In my work as a crisis counseling and suicide-prevention trainer, I know all too well that Iowa’s mental health resources are scarce. It’s not at all controversial to say that. Even in bigger cities and the most populated counties in Iowa, it’s difficult to get the help you need when you face a mental health crisis.
Imagine you’re living in a small town and you are experiencing a mental health crisis. Where do you go? Emergency rooms and other resources are overburdened, not to mention expensive.
We have to do better for rural Iowans, and quite frankly, we are at a critical juncture.
Iowa’s farming families have always experienced a level of stress with their profession. But with flooding, falling commodity prices, tariffs and a trade war, that stress is compounded in 2019. Many have compared the last few years to the farm crisis of the 1980s, in which suicide among agricultural workers reached a record high.
Through my work as communications manager at CommUnity, formerly The Crisis Center of Johnson County, I met Brenda Boese. Brenda was 15 when her family lost their farm during the 1980s farm crisis. After building a new livestock building, prices fell dramatically. A farmer from a neighboring town sold her father a herd of diseased hogs and the farm was quarantined by the state. Her father entered a five-year legal battle, and then faced foreclosure.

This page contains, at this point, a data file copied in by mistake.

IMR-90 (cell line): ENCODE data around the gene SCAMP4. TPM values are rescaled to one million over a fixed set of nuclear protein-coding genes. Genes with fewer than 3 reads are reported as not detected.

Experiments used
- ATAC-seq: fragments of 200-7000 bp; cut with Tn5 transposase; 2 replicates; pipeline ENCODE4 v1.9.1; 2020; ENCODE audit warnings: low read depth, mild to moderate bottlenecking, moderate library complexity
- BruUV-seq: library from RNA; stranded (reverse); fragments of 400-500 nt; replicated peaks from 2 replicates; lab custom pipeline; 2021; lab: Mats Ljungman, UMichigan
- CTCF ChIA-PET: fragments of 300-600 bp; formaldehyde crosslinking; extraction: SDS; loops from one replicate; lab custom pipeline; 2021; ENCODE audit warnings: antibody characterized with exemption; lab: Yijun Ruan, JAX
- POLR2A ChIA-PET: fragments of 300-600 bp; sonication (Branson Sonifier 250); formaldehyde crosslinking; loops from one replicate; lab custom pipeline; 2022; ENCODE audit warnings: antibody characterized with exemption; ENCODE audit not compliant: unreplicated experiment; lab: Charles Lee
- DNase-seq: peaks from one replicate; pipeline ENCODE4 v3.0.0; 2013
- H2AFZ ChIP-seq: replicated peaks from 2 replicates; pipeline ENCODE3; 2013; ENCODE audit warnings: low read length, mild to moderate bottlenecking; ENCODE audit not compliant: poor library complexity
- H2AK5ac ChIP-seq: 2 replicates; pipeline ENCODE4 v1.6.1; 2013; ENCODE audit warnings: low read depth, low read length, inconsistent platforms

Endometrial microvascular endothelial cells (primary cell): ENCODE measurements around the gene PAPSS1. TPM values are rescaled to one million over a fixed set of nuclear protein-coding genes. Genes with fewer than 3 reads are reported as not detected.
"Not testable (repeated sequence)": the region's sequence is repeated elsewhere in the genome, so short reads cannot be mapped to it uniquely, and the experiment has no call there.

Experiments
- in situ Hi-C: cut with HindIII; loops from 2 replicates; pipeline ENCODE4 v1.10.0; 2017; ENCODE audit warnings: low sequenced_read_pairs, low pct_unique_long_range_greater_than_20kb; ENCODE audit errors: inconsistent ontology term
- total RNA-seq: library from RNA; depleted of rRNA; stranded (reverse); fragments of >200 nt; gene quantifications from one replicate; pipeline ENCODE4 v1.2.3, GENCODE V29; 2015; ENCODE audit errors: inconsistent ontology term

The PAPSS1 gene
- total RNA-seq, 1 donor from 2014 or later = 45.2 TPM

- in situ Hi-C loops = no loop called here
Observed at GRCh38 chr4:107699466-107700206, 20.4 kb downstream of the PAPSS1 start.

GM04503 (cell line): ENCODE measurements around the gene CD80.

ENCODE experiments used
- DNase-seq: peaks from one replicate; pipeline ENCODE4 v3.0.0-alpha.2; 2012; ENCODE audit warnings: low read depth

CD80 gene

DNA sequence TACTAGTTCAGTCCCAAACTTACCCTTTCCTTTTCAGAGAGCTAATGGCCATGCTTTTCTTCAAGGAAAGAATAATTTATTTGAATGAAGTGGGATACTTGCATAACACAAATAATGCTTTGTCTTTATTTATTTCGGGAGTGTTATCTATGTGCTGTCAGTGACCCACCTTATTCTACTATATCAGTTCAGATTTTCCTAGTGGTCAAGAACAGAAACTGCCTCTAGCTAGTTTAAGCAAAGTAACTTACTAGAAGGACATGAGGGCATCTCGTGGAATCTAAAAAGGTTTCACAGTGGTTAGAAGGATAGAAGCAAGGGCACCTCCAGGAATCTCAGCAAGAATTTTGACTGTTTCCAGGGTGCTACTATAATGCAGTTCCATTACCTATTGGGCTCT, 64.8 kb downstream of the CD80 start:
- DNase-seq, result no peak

The foreclosure itself wasn’t a slow process, however — it happened unexpectedly one day when flatbed trucks and police officers appeared to seize the family’s animals and property. It was a traumatic experience for Brenda and her teenage brother and sister. It would have long-term traumatic effects for the whole family.
A year after the foreclosure, Brenda’s parents divorced. Family members became estranged. And in 2018, the unimaginable happened — Brenda’s sister died by suicide.
“More emphasis needs to be put on the entire family, not just the farmer going through it,” Brenda told me, calling for resources for every member of a farming family. “They have to reach out and get help. The long-term effects aren’t worth it.”
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Brenda is a licensed master social worker with a bachelor’s degree in animal science, and she pointed out that livestock raised in stressful environments will produce lower-quality meat and become ill more often. Stress and trauma have similar effects on the human brain and body.
So how can farming families reach out given the stigma surrounding mental health and the lack of resources in rural Iowa communities?
A recent study by the Great Plains Center for Agricultural Health at the University of Iowa found that in times of stress, farmers reported talking to their faith leaders rather than a doctor or counselor. That led researchers to partner with CommUnity to provide suicide prevention training to pastors and other members of the faith community in rural Iowa. Information about suicide prevention training can be found at www.builtbycommunity.org/training.
Additionally, CommUnity works with Iowa State University Extension and Outreach to provide crisis services to those working in agriculture through Iowa Concern. In response to the 1980s farm crisis, ISU Extension created the Iowa Concern helpline, a 24/7 phone, chat, and text service where farmers can go for legal, financial, stress, and crisis/disaster support.
For family members of all ages, CommUnity provides free, emotional support via phone, chat, and text. Call or text 1-855-325-4296, or chat at www.IowaCrisisChat.org.
• Liz Orton is communications and development manager at CommUnity, formerly the Crisis Center of Johnson County.